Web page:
Monsters Under the Bed, Part II
Howard Dean is a lousy politician charged with the task of rousing other lousy politicians to joust with a pretty good politician named George W. Bush. The battle hardly qualifies as epochal — the president often goes about his business oblivious to the Dean siege — but it provides plenty of salient lessons about the art of politics.
The Dean Democrats, like many of their predecessors, have misunderestimated the commander in chief. Harry Reid calls the president a “loser.” Dean rants about Republicans that “never made an honest living in their lives.” Hillary Rodham Clinton fumes about power-lust and an inability to distinguish falsehood from truth.
The siege pits a bunch of malcontents against an activist president. As chief executive, President Bush has tackled the most feared domestic issue, Social Security. He has pressed for a fresh commitment to tax cuts. He has waged two wars with unprecedented success. And he has reshaped America’s role in the world. His critics have complained. They look idle. He looks commanding. Guess who wins?
The conflict between Team Dean and Bush’s Army features two entirely different brands of politics. Team Dean has adopted the view that politics relies heavily on illusion and delusion. Find a sly fib or a clever ruse to inflame the greed, gullibility or white-hot envy of potential constituents. Stir them up. Get them angry. And make them promises that seem too good (or bad) to be true. We will save your health care; Bush will take away your retirement security! If you can whip voters into a proper frenzy, especially if they feel either threatened or vengeful, you can get them to accept almost any falsehood and swear loyalty to any creed.
This something-for-nothing approach worked for the better part of two generations, and Republicans ran in horror any time they stood accused of “taking away” some government benefit or other. But over time, it became obvious that Uncle Sam was far better at extracting wealth than promoting the general welfare. Welfare’s failures became too large to ignore, and millions of Americans entered a stock market that previously had opened its doors only to plutocrats. Suddenly, class consciousness was out, upward mobility was in and any attempt to scald the rich invariably annoyed hard-working proletarians who wanted to become wealthy themselves.
George W. Bush burst on the scene at a moment when even Democrats were acknowledging that government bureaucracies were a nuisance and needed at least a good “reinvention.” He also followed on the heels of Bill Clinton, whose genius for finding the magical phrase had both thrilled and wearied the electorate. In place of the endlessly inventive Clinton came a Texan who spoke plainly — and meant it.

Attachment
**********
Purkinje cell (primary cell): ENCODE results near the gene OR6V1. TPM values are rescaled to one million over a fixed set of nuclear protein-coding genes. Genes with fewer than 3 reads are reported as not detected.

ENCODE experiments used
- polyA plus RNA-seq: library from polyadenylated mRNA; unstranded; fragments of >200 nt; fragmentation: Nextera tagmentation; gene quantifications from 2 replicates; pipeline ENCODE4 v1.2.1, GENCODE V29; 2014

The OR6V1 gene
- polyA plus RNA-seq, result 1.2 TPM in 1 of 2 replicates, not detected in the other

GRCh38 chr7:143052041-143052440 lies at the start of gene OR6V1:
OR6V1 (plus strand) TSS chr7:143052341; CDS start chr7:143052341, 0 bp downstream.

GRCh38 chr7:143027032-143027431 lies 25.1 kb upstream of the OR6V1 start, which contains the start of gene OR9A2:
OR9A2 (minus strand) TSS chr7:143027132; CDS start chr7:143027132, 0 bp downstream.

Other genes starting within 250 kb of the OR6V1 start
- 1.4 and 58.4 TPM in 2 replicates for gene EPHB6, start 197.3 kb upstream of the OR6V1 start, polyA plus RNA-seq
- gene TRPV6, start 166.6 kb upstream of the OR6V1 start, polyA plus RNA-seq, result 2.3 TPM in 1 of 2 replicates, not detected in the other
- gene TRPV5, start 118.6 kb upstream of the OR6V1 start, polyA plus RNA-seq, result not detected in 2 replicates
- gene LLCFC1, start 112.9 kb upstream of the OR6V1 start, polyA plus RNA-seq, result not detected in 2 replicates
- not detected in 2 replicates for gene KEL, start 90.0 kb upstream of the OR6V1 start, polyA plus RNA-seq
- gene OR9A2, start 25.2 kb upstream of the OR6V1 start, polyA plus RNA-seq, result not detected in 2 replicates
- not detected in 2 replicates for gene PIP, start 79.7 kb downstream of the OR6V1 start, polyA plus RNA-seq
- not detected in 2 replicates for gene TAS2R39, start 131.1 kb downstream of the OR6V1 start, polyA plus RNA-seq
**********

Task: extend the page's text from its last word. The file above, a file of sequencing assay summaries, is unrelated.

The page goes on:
He has adopted the novel approach of building a politics grounded in fact, and not in focus-group cant. Any good marketing person can tell you that this White House stinks when it comes to formulating the can’t-miss rhetorical knockout punch. George Bush’s advantage lies in the fact that he’s telling the truth, and people know it: Social Security is a fiscally shoddy rip-off. Democracy does offer the best promise for pacifying a chaotic world. People do better when they pay less in taxes and put more money in the bank. Even on contentious issues, such as embryonic stem-cell research, he adopts a defensible stance and holds his ground — qualities that make him consistent and that have led many people to view him as a sincere, well-meaning sort — even if he does have a smirking, cocky, combative streak.
The Dean Democrats, nonplussed by all this, have resorted to the claim that George W. Bush is the locus of all known political evil, from the sadistic binges at Abu Ghraib to the head-slicing savagery of Abu Musab al Zarqawi to the failure of medical science to cure such horrifying disorders as Alzheimer’s and Parkinson’s. When asked which specific actions have produced these horrifying results, the answers suddenly turn vague and gauzy: The president is “intolerant” and “stubborn.” He wants to usurp legislative power. He has made common cause with “extremists.” He refuses to adopt the ways of “moderation.”
In other words, like the Monster under a six-year-old’s bed, the president gets the blame for imagined horrors, without anyone’s being able to name a single thing he has done to produce the alleged awfulness.
No wonder he smirks.
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